Fig 3: Abdominal MRI after 18 cycles of chemotherapy, complete disappearance of hepatic metastases.


Metastatic pancreatic cancer patients mostly die from the disease because of its propensity for late presentation with advance stage and resistance to chemotherapy. Less than 25% of the metastatic patients are associated with significant clinical response.[1] More than 5 years of survival is observed in only a few cases.[2] Perineural invasion, lymphatic and venous infiltration, poor differentiation, peritoneal metastases and tumor size ≥2 cm in diameter are poor prognostic factors.[3] Although poor prognostic factors are well established, limited information is available about the good prognostic factors. Furthermore, we did not know the potential predictor markers that may have a role to identify patients who benefit most from the chemotherapeutic agents.

Systemic chemotherapy with single-agent gemcitabine or gemcitabine-based regimens became standard for patients with advanced pancreatic cancer and proved to be superior to 5-Fluorourasil (5-FU)-based chemotherapy in terms of both clinical response and survival.[4] Combination of gemcitabine and cisplatin are synergistic, and there are many phase III trials comparing this combination with gemcitabine monotherapy. Overall survival and progression-free survival were more favorable in the combination arm, although the difference did not reach to statistical significance.[5,6]

In the CONKO-001 study, which established gemcitabine after resection as adjuvant therapy, 54 among 354 patients (15%) with an overall survival ≥5 years were identified. It was possible to obtain tumor specimens of 39 patients (72%) with adenocarcinoma in 38 patients.[7] In a Swedish cancer register analysis, less than 3% of patients with a histopathologically confirmed diagnosis of pancreatic adenocarcinoma including both early and advanced stage, survived five years or longer.[8] In the literature, there was also a similar pancreatic cancer patient with hepatic metastasis and after pancreaticoduodenectomy successfully treated by S-1 and gemcitabine combination chemotherapy and achieved long-term survival.[9] In another case report with inoperable multiple hepatic metastases, long-term survival for more than 10 years was accomplished with multiple lines of treatment.[10]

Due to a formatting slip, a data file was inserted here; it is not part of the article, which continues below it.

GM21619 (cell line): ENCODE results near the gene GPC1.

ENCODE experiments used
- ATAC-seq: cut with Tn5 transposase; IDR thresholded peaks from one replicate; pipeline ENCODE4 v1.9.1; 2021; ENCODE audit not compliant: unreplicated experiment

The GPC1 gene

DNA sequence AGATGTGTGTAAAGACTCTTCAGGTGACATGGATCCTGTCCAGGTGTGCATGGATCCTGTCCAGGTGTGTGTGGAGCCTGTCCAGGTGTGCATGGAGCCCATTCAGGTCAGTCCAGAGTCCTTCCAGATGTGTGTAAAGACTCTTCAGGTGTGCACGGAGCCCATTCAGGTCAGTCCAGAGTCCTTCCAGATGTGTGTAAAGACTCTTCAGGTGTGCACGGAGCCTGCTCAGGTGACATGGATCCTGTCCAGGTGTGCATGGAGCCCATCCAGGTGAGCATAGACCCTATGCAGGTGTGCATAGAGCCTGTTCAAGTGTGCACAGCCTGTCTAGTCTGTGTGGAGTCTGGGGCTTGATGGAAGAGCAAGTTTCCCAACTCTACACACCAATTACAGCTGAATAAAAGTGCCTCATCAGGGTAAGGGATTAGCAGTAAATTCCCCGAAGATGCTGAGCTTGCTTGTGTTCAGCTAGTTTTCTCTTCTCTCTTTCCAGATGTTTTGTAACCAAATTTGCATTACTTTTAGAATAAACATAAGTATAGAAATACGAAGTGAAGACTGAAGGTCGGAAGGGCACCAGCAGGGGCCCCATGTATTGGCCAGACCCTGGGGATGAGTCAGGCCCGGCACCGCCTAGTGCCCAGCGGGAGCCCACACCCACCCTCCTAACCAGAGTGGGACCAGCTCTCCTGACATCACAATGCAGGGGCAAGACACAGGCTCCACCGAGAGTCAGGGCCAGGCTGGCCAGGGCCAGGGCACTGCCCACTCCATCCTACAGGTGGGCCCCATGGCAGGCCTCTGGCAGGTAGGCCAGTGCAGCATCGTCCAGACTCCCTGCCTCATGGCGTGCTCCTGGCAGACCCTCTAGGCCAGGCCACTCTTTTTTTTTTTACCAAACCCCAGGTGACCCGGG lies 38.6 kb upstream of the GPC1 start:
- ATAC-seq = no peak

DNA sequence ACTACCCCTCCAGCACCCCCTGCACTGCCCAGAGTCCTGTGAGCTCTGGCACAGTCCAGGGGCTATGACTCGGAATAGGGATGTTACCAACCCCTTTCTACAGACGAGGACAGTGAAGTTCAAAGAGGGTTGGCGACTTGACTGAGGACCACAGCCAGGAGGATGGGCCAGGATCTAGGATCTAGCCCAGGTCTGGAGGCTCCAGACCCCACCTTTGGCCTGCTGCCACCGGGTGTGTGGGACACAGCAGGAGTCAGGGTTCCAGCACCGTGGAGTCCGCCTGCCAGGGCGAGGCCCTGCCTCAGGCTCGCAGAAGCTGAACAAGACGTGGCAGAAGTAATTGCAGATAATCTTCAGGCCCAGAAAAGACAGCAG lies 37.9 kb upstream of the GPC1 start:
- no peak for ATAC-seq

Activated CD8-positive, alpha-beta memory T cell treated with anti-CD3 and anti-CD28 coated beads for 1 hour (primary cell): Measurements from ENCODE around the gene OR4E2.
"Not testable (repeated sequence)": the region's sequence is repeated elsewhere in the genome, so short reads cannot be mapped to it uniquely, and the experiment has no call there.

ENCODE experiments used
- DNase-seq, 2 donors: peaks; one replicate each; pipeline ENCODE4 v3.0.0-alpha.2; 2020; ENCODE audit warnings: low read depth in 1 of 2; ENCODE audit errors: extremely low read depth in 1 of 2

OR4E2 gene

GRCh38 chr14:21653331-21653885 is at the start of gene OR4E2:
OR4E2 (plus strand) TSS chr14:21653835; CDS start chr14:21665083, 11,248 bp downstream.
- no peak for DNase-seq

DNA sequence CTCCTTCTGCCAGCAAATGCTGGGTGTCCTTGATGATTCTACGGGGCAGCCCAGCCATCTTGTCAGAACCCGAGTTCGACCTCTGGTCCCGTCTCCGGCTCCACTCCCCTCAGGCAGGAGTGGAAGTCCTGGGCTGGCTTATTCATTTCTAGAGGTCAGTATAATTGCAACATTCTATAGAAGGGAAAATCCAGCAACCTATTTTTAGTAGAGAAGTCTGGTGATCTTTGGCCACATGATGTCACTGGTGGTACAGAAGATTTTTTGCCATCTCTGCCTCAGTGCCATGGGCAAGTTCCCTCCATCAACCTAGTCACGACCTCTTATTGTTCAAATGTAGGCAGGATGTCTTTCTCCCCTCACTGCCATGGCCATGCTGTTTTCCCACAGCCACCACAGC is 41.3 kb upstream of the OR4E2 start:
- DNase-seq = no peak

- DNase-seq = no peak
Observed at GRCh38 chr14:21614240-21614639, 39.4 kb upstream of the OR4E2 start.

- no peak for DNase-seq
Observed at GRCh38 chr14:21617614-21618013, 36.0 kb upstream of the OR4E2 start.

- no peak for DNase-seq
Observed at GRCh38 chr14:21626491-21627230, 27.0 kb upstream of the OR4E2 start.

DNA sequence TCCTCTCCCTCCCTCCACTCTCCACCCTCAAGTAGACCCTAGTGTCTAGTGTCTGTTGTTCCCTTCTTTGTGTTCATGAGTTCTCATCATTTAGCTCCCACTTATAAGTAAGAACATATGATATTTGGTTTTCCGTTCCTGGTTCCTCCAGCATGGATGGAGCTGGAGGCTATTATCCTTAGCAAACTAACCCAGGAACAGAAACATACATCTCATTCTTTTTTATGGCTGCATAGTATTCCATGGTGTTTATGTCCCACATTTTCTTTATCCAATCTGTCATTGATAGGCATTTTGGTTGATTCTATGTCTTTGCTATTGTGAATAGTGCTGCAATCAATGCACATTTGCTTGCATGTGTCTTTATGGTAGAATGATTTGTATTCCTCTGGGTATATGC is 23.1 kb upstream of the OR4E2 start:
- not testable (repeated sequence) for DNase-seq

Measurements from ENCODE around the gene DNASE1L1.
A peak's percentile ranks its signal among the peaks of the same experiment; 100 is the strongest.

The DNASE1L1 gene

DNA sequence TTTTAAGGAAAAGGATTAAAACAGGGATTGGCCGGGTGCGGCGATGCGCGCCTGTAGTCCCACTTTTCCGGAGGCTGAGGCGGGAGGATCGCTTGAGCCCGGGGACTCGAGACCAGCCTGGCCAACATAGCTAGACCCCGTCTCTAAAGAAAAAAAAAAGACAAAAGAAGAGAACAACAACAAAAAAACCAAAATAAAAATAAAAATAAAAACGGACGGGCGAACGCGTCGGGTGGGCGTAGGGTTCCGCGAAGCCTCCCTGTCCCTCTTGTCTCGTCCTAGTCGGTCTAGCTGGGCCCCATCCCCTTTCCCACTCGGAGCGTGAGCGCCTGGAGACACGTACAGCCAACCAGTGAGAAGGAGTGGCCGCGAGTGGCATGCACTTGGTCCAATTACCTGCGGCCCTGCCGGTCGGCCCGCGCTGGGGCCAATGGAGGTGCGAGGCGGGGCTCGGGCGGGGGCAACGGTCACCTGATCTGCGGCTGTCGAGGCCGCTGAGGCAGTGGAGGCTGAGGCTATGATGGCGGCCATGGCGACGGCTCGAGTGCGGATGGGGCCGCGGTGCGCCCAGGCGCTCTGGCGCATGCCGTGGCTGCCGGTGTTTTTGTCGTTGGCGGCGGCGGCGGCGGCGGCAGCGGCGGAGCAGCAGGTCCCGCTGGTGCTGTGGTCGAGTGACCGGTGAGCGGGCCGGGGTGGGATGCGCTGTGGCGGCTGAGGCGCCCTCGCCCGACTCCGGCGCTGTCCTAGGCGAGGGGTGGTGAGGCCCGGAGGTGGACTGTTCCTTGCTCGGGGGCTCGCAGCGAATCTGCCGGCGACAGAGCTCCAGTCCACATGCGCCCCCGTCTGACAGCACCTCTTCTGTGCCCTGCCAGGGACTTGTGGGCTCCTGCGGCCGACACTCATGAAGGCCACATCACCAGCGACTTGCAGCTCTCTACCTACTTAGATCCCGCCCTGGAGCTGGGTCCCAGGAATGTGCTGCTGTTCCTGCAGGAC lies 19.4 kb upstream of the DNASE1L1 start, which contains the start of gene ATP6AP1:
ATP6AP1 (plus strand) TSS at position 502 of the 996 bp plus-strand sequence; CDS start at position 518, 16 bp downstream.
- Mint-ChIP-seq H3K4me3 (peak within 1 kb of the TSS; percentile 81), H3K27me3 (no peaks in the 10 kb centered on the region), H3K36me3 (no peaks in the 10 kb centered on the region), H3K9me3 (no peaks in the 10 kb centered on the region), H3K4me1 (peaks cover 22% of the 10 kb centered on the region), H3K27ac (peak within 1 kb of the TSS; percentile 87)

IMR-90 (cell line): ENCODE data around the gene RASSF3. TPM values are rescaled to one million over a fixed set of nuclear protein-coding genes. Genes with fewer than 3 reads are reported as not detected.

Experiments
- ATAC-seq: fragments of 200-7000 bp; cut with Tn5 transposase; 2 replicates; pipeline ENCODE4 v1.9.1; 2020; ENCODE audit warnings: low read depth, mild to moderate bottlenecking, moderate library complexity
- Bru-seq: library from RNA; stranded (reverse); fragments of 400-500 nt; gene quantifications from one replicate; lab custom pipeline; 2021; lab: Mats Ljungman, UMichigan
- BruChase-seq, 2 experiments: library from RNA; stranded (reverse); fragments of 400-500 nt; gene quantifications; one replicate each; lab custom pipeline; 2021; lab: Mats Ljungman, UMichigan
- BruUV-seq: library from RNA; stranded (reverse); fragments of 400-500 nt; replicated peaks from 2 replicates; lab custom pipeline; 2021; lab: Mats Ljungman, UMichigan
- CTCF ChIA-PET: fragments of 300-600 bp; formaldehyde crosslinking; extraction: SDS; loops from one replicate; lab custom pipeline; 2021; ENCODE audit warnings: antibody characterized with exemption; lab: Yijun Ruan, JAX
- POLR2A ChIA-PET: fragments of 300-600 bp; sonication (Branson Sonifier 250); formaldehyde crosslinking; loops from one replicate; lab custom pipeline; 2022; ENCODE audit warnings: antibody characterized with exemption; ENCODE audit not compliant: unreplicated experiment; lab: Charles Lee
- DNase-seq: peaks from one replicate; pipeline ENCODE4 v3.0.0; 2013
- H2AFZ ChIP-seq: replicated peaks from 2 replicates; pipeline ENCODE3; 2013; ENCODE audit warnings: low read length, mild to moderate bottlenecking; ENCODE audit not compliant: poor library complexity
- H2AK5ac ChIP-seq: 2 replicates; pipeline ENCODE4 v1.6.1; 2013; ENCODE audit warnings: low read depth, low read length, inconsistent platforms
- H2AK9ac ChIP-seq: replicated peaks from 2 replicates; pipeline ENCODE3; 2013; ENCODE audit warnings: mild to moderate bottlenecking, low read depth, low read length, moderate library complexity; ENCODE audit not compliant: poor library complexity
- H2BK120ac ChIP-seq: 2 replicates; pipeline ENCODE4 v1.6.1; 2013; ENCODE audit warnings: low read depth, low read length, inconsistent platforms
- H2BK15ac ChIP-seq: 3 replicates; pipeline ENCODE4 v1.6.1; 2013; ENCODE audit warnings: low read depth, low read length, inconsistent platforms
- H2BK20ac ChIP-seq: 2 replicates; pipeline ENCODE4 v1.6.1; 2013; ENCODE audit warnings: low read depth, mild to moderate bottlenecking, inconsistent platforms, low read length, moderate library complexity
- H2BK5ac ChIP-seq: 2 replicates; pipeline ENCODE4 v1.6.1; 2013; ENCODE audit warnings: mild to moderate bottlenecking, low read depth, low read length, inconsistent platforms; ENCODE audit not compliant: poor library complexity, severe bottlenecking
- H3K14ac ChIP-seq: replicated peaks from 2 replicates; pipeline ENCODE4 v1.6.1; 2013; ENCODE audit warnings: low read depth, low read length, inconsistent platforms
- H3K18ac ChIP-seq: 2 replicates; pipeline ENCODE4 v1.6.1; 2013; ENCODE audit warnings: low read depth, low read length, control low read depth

When we analyzed the aforementioned randomized studies and searched the related articles in literature, we found very few cases that have been reported to have long term survival. Our case indicated long term survival greater than five years although he had multiple hepatic metastatic lesions and poor prognostic features at the time of diagnosis. To date from the time of diagnosis, patient has been symptom and relapse-free for 65 months and complete response is observed for a long period of time. So, our metastatic patient is one of the rare cases in literature and represents a subgroup of pancreatic cancer patients with favorable outcome that may be more responsive to chemotherapy.